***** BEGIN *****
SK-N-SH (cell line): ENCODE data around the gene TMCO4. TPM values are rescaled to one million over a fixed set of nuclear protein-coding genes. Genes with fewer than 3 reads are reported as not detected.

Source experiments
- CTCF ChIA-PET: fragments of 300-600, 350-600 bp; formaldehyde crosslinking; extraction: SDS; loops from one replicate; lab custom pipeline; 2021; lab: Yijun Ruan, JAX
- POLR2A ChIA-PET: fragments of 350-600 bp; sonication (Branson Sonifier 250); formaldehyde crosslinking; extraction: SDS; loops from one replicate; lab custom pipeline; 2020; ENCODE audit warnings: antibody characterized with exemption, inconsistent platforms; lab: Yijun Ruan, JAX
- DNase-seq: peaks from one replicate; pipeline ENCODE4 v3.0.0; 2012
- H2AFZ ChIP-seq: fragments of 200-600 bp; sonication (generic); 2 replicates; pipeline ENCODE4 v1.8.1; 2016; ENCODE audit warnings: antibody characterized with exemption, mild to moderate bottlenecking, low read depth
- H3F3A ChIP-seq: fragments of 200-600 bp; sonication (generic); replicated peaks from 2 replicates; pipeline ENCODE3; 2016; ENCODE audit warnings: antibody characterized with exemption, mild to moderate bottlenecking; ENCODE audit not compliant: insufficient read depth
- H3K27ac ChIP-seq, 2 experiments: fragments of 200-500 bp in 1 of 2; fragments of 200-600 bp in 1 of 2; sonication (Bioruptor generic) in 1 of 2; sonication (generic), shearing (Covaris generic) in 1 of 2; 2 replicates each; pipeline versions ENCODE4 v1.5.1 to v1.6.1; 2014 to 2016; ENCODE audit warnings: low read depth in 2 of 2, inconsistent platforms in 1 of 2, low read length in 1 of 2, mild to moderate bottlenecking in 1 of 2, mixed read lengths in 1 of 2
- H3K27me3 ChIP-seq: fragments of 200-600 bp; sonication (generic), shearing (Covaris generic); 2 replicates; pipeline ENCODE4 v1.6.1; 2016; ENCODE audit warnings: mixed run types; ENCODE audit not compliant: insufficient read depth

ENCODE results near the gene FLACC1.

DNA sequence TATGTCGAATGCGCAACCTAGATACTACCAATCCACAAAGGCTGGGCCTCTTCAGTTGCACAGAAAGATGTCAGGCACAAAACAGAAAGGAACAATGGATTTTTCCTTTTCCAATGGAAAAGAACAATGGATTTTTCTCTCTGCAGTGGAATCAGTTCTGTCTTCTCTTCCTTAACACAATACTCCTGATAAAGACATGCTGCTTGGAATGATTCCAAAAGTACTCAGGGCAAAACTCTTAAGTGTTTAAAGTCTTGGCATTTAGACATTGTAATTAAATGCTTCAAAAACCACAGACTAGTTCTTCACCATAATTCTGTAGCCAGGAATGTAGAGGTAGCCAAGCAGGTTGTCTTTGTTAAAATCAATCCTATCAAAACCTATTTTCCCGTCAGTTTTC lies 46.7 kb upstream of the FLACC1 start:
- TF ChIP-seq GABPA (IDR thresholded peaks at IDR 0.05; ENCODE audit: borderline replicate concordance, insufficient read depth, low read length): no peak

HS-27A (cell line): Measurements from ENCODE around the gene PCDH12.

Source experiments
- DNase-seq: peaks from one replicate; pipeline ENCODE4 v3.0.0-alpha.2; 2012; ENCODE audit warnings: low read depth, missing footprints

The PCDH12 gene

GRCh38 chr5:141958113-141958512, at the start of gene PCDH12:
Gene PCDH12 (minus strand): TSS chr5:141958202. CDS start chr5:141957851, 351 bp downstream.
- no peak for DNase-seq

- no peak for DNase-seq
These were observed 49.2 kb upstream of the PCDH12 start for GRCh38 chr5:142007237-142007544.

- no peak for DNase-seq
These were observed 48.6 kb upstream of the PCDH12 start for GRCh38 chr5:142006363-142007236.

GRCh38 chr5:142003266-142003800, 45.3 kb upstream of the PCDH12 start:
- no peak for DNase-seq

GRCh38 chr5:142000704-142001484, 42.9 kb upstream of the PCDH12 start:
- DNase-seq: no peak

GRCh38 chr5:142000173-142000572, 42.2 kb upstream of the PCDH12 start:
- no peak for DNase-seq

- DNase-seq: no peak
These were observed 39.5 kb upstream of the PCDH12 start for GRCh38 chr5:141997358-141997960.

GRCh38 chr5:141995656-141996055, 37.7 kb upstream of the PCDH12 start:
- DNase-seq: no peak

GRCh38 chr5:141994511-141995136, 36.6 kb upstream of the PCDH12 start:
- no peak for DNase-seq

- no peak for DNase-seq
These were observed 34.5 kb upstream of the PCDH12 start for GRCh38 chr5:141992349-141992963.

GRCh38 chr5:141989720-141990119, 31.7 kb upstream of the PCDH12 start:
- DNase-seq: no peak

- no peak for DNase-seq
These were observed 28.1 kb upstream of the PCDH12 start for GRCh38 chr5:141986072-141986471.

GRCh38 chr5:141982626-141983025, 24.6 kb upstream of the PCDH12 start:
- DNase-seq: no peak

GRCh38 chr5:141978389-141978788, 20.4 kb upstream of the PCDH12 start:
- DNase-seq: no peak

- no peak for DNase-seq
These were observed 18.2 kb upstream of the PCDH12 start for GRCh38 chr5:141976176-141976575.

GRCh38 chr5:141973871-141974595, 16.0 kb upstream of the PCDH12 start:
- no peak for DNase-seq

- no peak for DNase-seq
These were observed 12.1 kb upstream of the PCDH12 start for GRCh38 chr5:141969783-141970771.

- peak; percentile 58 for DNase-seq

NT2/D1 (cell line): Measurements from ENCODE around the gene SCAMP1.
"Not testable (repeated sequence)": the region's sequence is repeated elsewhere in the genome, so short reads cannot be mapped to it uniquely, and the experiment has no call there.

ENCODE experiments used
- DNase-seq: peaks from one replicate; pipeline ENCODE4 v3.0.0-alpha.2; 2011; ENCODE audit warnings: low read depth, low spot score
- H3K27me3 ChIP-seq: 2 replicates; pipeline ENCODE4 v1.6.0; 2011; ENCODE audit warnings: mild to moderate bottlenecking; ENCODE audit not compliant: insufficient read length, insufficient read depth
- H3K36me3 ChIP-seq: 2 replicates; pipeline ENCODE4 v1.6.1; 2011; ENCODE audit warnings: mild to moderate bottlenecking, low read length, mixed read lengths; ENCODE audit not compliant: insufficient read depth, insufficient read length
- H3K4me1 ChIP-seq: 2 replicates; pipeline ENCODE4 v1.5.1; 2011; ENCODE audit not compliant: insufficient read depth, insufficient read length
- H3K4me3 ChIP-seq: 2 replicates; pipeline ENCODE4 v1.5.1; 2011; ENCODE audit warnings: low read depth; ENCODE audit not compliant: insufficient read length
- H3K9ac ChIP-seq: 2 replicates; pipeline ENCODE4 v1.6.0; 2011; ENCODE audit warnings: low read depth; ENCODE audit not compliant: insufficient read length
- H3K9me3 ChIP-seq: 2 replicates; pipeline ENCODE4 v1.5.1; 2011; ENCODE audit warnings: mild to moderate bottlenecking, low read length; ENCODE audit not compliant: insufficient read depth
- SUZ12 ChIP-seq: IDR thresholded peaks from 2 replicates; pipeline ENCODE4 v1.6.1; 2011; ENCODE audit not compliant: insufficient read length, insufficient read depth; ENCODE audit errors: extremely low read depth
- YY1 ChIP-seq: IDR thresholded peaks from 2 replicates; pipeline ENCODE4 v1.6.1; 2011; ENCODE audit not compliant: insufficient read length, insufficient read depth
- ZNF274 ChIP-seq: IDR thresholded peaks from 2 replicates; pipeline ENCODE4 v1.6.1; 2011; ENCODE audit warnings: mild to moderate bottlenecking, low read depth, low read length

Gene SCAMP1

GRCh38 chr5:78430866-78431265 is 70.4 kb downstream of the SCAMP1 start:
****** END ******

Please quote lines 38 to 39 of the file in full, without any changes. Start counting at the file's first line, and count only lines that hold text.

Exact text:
GRCh38 chr5:141989720-141990119, 31.7 kb upstream of the PCDH12 start:
- DNase-seq: no peak